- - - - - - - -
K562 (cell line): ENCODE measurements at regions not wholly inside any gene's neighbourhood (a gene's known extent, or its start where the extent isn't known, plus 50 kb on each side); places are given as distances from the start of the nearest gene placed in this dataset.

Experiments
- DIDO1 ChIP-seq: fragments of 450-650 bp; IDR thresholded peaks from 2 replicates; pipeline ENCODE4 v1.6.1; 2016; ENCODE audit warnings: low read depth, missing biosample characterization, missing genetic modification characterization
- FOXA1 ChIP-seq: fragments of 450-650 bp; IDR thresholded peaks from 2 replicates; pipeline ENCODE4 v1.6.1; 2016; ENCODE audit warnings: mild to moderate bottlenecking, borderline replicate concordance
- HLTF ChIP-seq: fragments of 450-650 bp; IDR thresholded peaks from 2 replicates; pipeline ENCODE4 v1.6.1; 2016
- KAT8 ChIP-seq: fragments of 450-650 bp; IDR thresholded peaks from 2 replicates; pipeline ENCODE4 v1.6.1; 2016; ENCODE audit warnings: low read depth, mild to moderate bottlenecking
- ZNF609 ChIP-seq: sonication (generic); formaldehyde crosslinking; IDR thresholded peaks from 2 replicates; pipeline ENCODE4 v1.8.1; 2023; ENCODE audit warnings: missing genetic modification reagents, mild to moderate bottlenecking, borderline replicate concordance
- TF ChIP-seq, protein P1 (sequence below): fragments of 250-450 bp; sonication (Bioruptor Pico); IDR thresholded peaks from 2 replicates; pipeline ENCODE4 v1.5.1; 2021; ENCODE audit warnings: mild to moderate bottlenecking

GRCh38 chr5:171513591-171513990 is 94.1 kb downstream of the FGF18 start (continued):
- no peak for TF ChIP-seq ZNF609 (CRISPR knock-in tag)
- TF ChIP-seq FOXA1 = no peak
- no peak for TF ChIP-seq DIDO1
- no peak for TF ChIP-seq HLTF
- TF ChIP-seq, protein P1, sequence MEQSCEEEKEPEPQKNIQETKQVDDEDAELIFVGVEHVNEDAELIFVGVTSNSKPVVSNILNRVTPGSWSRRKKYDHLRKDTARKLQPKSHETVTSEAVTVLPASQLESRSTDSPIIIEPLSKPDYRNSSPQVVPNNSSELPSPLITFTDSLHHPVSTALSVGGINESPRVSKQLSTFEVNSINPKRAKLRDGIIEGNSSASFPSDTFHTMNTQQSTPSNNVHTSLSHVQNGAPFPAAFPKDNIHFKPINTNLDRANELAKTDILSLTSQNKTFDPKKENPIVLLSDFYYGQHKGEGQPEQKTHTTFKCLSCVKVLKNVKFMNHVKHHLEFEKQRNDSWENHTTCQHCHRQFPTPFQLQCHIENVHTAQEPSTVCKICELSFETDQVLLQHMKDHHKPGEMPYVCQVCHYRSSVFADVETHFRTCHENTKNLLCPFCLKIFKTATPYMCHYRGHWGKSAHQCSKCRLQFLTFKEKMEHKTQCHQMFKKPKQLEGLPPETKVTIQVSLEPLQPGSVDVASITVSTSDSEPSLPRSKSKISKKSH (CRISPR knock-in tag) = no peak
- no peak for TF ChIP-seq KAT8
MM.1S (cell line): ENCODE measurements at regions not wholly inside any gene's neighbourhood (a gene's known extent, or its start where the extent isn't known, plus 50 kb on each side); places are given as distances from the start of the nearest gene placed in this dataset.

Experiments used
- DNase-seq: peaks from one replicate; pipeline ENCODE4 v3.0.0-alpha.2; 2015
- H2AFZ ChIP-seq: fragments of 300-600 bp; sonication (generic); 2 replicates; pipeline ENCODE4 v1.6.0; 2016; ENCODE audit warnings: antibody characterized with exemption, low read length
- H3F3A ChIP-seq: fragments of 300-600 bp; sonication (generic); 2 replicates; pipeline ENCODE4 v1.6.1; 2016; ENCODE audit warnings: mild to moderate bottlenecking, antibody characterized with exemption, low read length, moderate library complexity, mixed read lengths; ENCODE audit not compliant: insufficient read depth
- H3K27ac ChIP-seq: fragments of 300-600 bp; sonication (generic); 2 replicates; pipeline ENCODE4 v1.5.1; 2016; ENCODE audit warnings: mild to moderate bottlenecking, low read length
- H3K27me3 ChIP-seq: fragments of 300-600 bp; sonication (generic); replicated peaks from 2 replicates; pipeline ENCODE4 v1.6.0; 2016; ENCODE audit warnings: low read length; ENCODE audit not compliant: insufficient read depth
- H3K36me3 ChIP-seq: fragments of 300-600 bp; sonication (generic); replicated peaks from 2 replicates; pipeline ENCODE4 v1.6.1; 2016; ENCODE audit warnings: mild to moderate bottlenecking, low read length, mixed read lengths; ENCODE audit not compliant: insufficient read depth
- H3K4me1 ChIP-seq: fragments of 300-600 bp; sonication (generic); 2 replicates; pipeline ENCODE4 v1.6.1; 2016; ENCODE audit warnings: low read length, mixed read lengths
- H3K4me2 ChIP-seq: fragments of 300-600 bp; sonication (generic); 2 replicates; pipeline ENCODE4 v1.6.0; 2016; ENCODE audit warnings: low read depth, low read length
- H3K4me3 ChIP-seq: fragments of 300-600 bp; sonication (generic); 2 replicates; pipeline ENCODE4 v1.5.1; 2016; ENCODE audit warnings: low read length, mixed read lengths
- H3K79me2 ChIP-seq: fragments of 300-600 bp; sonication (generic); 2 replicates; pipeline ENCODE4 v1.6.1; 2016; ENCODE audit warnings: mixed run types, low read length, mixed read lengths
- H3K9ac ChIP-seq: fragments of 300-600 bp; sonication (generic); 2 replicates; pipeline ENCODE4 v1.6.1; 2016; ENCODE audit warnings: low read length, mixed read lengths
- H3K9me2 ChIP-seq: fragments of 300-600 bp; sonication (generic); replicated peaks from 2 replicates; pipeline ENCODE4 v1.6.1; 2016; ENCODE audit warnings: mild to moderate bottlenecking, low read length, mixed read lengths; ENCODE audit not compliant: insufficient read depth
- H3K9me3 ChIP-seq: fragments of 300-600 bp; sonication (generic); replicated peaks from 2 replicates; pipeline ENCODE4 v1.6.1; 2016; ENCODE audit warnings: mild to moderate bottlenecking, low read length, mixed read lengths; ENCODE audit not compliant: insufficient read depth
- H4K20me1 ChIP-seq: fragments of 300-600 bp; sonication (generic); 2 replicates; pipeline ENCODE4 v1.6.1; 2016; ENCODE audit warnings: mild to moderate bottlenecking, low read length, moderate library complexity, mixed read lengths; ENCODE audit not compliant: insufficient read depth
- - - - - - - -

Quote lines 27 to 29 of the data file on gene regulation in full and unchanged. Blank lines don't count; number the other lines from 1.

- H3K79me2 ChIP-seq: fragments of 300-600 bp; sonication (generic); 2 replicates; pipeline ENCODE4 v1.6.1; 2016; ENCODE audit warnings: mixed run types, low read length, mixed read lengths
- H3K9ac ChIP-seq: fragments of 300-600 bp; sonication (generic); 2 replicates; pipeline ENCODE4 v1.6.1; 2016; ENCODE audit warnings: low read length, mixed read lengths
- H3K9me2 ChIP-seq: fragments of 300-600 bp; sonication (generic); replicated peaks from 2 replicates; pipeline ENCODE4 v1.6.1; 2016; ENCODE audit warnings: mild to moderate bottlenecking, low read length, mixed read lengths; ENCODE audit not compliant: insufficient read depth